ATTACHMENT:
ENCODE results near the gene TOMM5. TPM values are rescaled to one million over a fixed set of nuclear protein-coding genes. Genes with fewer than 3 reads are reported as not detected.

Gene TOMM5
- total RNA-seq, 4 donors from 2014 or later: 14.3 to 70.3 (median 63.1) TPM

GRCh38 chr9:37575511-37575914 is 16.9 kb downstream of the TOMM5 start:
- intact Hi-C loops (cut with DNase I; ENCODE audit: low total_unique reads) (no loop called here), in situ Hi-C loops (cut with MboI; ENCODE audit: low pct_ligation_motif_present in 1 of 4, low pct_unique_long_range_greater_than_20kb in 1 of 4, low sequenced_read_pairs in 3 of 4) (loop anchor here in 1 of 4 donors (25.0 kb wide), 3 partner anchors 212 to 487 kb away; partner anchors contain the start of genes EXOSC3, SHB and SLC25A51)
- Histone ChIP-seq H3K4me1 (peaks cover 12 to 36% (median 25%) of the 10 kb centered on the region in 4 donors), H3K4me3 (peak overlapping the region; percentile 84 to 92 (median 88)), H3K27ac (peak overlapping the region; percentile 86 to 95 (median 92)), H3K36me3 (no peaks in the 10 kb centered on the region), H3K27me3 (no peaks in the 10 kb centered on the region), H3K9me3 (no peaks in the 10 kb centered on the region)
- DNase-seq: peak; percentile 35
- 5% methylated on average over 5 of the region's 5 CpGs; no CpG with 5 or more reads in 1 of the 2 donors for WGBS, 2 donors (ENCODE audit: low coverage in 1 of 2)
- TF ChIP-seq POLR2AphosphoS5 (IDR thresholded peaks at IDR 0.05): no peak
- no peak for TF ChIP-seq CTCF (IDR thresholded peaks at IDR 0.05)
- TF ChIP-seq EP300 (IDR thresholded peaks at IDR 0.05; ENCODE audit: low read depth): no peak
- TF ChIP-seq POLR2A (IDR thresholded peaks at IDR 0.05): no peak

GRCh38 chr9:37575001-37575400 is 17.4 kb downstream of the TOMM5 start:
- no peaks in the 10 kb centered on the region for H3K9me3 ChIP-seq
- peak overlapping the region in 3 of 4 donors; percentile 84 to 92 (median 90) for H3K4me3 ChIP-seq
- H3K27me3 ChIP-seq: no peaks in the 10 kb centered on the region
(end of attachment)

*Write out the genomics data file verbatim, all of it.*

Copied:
ENCODE results near the gene TOMM5. TPM values are rescaled to one million over a fixed set of nuclear protein-coding genes. Genes with fewer than 3 reads are reported as not detected.

Gene TOMM5
- total RNA-seq, 4 donors from 2014 or later: 14.3 to 70.3 (median 63.1) TPM

GRCh38 chr9:37575511-37575914 is 16.9 kb downstream of the TOMM5 start:
- intact Hi-C loops (cut with DNase I; ENCODE audit: low total_unique reads) (no loop called here), in situ Hi-C loops (cut with MboI; ENCODE audit: low pct_ligation_motif_present in 1 of 4, low pct_unique_long_range_greater_than_20kb in 1 of 4, low sequenced_read_pairs in 3 of 4) (loop anchor here in 1 of 4 donors (25.0 kb wide), 3 partner anchors 212 to 487 kb away; partner anchors contain the start of genes EXOSC3, SHB and SLC25A51)
- Histone ChIP-seq H3K4me1 (peaks cover 12 to 36% (median 25%) of the 10 kb centered on the region in 4 donors), H3K4me3 (peak overlapping the region; percentile 84 to 92 (median 88)), H3K27ac (peak overlapping the region; percentile 86 to 95 (median 92)), H3K36me3 (no peaks in the 10 kb centered on the region), H3K27me3 (no peaks in the 10 kb centered on the region), H3K9me3 (no peaks in the 10 kb centered on the region)
- DNase-seq: peak; percentile 35
- 5% methylated on average over 5 of the region's 5 CpGs; no CpG with 5 or more reads in 1 of the 2 donors for WGBS, 2 donors (ENCODE audit: low coverage in 1 of 2)
- TF ChIP-seq POLR2AphosphoS5 (IDR thresholded peaks at IDR 0.05): no peak
- no peak for TF ChIP-seq CTCF (IDR thresholded peaks at IDR 0.05)
- TF ChIP-seq EP300 (IDR thresholded peaks at IDR 0.05; ENCODE audit: low read depth): no peak
- TF ChIP-seq POLR2A (IDR thresholded peaks at IDR 0.05): no peak

GRCh38 chr9:37575001-37575400 is 17.4 kb downstream of the TOMM5 start:
- no peaks in the 10 kb centered on the region for H3K9me3 ChIP-seq
- peak overlapping the region in 3 of 4 donors; percentile 84 to 92 (median 90) for H3K4me3 ChIP-seq
- H3K27me3 ChIP-seq: no peaks in the 10 kb centered on the region